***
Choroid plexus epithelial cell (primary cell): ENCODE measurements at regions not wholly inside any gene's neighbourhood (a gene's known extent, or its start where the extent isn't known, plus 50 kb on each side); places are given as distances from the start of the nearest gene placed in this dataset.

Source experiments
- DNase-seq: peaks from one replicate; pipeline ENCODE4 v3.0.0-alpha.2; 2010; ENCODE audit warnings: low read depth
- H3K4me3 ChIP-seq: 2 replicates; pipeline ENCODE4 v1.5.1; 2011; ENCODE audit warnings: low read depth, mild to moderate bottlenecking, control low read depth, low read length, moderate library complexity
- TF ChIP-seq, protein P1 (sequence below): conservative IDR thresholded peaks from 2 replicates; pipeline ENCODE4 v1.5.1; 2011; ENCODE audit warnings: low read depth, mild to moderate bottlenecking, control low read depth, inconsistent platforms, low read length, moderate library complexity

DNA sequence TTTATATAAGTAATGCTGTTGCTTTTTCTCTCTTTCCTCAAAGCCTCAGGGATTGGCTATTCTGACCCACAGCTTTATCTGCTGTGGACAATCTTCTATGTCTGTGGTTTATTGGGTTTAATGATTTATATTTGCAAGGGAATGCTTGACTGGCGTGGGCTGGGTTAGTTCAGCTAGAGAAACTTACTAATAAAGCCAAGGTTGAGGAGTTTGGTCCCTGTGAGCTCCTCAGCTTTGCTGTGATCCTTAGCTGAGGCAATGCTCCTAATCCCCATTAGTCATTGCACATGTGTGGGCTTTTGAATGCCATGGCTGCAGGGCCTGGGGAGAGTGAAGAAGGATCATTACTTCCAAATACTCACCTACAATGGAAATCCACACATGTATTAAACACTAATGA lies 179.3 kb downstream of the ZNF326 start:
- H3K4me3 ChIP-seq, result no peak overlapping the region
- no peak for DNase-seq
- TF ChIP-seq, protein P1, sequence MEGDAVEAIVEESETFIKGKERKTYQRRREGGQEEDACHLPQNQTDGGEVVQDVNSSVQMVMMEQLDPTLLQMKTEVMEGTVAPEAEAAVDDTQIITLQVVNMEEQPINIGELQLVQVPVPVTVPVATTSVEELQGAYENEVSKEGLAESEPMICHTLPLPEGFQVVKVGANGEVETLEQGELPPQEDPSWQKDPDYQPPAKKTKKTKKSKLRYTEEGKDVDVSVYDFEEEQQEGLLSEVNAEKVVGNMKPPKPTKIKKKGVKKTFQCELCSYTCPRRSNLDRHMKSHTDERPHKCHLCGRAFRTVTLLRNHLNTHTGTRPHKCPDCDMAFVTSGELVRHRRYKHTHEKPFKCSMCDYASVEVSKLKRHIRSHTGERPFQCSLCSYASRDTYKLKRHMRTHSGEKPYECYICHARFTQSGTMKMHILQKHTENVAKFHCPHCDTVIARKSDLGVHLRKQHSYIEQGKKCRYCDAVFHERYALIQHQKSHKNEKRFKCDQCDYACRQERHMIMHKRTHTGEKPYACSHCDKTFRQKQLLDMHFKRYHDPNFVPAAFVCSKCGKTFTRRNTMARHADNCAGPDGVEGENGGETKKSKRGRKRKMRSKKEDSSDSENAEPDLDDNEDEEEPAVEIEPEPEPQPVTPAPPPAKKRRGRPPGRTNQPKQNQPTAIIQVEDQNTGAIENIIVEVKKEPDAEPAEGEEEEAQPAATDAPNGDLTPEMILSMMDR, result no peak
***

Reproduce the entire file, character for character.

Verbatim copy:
Choroid plexus epithelial cell (primary cell): ENCODE measurements at regions not wholly inside any gene's neighbourhood (a gene's known extent, or its start where the extent isn't known, plus 50 kb on each side); places are given as distances from the start of the nearest gene placed in this dataset.

Source experiments
- DNase-seq: peaks from one replicate; pipeline ENCODE4 v3.0.0-alpha.2; 2010; ENCODE audit warnings: low read depth
- H3K4me3 ChIP-seq: 2 replicates; pipeline ENCODE4 v1.5.1; 2011; ENCODE audit warnings: low read depth, mild to moderate bottlenecking, control low read depth, low read length, moderate library complexity
- TF ChIP-seq, protein P1 (sequence below): conservative IDR thresholded peaks from 2 replicates; pipeline ENCODE4 v1.5.1; 2011; ENCODE audit warnings: low read depth, mild to moderate bottlenecking, control low read depth, inconsistent platforms, low read length, moderate library complexity

DNA sequence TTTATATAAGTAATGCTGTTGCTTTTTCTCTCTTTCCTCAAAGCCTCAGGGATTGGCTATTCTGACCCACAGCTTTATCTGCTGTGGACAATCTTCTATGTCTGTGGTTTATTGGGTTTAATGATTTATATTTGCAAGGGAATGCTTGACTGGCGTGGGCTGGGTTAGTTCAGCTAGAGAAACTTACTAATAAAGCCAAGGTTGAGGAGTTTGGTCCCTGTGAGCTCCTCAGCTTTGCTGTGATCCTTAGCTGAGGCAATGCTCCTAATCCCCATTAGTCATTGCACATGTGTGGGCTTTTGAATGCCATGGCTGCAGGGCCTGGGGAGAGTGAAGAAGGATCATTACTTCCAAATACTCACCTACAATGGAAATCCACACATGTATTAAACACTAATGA lies 179.3 kb downstream of the ZNF326 start:
- H3K4me3 ChIP-seq, result no peak overlapping the region
- no peak for DNase-seq
- TF ChIP-seq, protein P1, sequence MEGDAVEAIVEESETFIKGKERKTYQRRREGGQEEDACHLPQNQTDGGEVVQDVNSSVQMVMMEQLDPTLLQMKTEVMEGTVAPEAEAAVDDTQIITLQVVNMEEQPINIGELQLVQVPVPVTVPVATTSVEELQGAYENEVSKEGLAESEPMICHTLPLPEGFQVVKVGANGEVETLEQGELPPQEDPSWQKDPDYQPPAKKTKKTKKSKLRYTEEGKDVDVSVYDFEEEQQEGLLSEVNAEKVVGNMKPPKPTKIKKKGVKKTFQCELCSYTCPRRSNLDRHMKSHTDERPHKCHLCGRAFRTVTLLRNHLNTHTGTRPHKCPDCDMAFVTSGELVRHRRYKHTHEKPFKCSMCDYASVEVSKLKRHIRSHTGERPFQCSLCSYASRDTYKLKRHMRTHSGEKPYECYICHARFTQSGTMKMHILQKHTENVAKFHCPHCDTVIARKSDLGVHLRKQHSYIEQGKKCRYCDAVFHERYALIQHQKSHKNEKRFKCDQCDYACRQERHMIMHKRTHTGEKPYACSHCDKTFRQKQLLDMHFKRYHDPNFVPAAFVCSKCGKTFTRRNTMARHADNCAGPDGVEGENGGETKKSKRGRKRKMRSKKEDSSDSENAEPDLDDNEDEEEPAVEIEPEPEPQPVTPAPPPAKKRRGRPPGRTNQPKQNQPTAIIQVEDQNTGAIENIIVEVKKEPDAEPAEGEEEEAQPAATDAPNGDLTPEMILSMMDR, result no peak